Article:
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10 Most Stunning Upsets In NCAA Tournament History

The NCAA basketball tournament is upon us, and it’s brought along no shortage of shocking upsets. To celebrate March Madness, we decided to take a look back and flip through the history books. Here are ten of the most stunning upsets in the history of the NCAA tournament.

No. 15 Lehigh 75, No. 2 Duke 70 (2012)

Streeter Lecka

It’s a shocker anytime Duke goes home early. This time around it was at the hands of Lehigh, who were led by C.J. McCollum’s 30-point performance. Just a year later, the NCAA tourney would feature another baffling first-round upset.

No. 14 Harvard 68, No. 3 New Mexico 62 (2013)

John W. McDonough/Sports Illustrated

Harvard is better known for academics than athletics, so it was surprising to see them top New Mexico in the first round a few years ago.

No. 15 Florida Gulf Coast 78, No. 2 Georgetown 68 (2013)

Credit Michael Perez/Associated Press

Few teams have made their debut in the NCAA tourney the way Florida Gulf Coast did. Just two years after entering into DI basketball, the school made their first March Madness appearance and wallopped Georgetown. That kind of upset had its precedent set 22 years earlier.

No. 15 Richmond 73, No. 2 Syracuse 69 (1991)

Doug Mills/AP

This game ended up being a pivotal one in the history of March Madness, as it was the first time a No. 2 seed had lost to a No. 1 seed.

No. 10 Gonzaga 82, No. 2 Stanford 74 (1999)

Jesse Tinsley / The Spokesman-Review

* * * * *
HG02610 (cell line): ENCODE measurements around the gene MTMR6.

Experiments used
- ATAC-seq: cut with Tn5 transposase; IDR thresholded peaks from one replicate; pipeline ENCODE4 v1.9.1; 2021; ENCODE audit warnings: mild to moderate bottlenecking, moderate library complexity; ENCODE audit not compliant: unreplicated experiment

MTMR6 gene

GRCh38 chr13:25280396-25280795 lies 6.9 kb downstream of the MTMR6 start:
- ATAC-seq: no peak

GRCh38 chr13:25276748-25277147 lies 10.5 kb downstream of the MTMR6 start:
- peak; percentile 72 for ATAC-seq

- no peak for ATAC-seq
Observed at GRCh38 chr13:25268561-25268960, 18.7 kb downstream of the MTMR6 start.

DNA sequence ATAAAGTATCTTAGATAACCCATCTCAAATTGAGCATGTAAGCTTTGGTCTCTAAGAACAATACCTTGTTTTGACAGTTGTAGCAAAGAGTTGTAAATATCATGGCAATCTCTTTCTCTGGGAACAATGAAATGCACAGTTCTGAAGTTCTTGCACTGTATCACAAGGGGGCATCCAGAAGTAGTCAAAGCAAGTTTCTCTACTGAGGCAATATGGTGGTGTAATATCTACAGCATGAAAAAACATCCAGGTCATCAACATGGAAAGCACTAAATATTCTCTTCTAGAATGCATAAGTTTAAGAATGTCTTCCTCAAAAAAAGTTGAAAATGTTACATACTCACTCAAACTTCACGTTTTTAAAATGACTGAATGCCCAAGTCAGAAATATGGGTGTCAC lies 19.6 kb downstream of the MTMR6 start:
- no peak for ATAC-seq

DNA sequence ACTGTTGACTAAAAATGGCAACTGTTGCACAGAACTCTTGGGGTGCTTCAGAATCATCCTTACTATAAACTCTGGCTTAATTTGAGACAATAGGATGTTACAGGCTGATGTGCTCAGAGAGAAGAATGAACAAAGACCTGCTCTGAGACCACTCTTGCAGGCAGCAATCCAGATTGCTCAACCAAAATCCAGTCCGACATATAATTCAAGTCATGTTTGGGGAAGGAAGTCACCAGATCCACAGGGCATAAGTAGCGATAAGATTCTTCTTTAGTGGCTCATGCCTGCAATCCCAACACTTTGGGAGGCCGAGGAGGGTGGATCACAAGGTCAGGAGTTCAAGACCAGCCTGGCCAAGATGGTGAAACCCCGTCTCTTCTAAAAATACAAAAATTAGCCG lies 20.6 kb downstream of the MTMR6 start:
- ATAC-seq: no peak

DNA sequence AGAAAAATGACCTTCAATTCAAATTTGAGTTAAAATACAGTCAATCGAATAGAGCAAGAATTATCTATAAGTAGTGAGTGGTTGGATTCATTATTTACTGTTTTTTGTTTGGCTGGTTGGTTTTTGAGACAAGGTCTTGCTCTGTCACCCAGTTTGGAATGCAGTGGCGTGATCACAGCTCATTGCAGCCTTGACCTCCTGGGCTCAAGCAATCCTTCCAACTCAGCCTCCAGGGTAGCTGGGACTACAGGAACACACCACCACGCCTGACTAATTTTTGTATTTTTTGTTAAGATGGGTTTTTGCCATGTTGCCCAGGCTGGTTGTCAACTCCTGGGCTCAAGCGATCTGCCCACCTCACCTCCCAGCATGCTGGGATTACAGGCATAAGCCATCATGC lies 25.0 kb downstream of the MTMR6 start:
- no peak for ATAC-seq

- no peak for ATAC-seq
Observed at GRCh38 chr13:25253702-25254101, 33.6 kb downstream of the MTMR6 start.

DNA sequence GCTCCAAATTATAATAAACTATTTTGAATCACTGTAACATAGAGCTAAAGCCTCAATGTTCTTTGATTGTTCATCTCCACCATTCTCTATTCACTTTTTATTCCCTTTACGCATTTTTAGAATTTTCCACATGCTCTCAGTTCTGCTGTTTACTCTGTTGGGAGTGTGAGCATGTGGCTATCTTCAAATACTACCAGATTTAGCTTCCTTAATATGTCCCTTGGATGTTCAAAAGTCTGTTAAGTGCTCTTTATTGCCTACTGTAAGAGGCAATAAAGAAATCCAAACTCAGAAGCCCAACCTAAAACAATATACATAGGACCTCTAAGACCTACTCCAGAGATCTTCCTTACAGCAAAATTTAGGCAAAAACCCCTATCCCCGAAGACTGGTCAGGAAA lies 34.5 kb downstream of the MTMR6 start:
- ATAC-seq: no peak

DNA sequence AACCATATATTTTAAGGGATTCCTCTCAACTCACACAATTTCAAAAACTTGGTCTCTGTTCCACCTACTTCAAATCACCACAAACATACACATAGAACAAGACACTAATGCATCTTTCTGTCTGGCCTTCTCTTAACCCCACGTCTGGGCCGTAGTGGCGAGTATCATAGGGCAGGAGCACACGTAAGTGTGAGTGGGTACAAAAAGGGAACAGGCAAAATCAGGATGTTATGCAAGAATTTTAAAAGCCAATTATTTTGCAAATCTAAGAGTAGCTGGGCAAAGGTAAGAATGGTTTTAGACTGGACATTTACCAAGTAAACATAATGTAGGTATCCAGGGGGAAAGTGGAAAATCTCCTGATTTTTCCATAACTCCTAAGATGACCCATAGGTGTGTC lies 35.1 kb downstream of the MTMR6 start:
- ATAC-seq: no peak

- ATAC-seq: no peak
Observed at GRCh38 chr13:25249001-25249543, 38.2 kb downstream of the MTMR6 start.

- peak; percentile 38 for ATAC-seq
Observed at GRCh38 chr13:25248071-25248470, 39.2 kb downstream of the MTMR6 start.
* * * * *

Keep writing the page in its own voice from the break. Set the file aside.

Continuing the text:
Nobody knew that Gonzaga’s big win over Stanford was just the beginning of their NCAA stage. Since that fateful victory, the Bulldogs have made the NCAA tournament ever since and have continually proved themselves to be formidable opponents. We can’t say the same about the next underdog whose big victory was largely dependent on their star player.

No. 15 Santa Clara 64, No. 2 Arizona 61 (1993)

Roberto Boreo/ Sports Illustrated

The world learned about Steve Nash when he led Santa Clara to victory over Arizona’s stacked squad. As dramatic as this victory was, it doesn’t carry the emotional undercurrent that the next entry on our list does.

No. 11 Loyola Marymount 149, No. 3 Michigan 115 (1990)

Bob Galbraith/AP

At the time, it looked like everybody was rooting for Loyola Marymount. In the wake of the death of their teammate Hank Gathers, the No. 11 seed stunned the defending champion Michigan and proved once again that anything could happen during March Madness.

No. 6 NC State 54, No. 1 Houston 52 (1983)

Sports Illustrated

NC State had arguably the most memorable run to an NCAA title. Throughout the tournament, they squeaked out win after win and won the championship after an improbable alley-oop.

No. 16 UMBC 74, No.1 Virginia 54 (2018)

Chuck Burton/AP

There’s a first time for everything. This year was the first time in history that a No. 16 beat a No. 1–and they did so by an astonishing twenty points. The only upset that could possibly upstage this one occurred in the championship game.

No. 8 Villanova 66, No. 1 Georgetown 64 (1985)

Richard Mackson/Sports Illustrated

Villanova was the lowest seed ever to proceed to and win the NCAA championship. And they did so against Georgetown’s monster squad led by the legendary Patrick Ewing.

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